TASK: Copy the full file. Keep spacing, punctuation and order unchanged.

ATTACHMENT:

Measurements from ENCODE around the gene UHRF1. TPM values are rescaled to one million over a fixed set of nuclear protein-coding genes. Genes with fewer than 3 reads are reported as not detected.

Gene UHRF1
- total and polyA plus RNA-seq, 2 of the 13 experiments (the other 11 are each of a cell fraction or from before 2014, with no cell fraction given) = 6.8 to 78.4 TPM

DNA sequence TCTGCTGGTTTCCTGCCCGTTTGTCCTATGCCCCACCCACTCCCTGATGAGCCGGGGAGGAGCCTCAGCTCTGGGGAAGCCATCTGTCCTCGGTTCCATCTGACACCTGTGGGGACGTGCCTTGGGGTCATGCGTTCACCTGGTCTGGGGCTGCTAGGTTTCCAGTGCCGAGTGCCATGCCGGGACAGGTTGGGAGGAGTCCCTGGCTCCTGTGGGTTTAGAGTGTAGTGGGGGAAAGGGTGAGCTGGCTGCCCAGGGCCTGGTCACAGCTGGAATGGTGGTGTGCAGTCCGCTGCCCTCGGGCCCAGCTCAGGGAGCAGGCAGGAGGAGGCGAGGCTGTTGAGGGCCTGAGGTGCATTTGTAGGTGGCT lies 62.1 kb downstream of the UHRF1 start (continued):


Measurements from ENCODE around the gene UHRF1. TPM values are rescaled to one million over a fixed set of nuclear protein-coding genes. Genes with fewer than 3 reads are reported as not detected.

Gene UHRF1
- total and polyA plus RNA-seq, 2 of the 13 experiments (the other 11 are each of a cell fraction or from before 2014, with no cell fraction given) = 6.8 to 78.4 TPM

DNA sequence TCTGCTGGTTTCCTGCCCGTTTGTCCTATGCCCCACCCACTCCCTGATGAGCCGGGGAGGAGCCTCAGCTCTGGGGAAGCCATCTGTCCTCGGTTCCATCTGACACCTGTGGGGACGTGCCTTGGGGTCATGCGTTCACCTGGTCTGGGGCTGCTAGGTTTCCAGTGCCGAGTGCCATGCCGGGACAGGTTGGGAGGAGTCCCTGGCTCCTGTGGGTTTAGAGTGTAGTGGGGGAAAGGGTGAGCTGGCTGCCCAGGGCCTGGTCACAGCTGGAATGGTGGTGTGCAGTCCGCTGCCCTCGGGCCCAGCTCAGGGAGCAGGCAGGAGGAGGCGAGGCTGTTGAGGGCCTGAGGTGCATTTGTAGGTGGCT lies 62.1 kb downstream of the UHRF1 start (continued):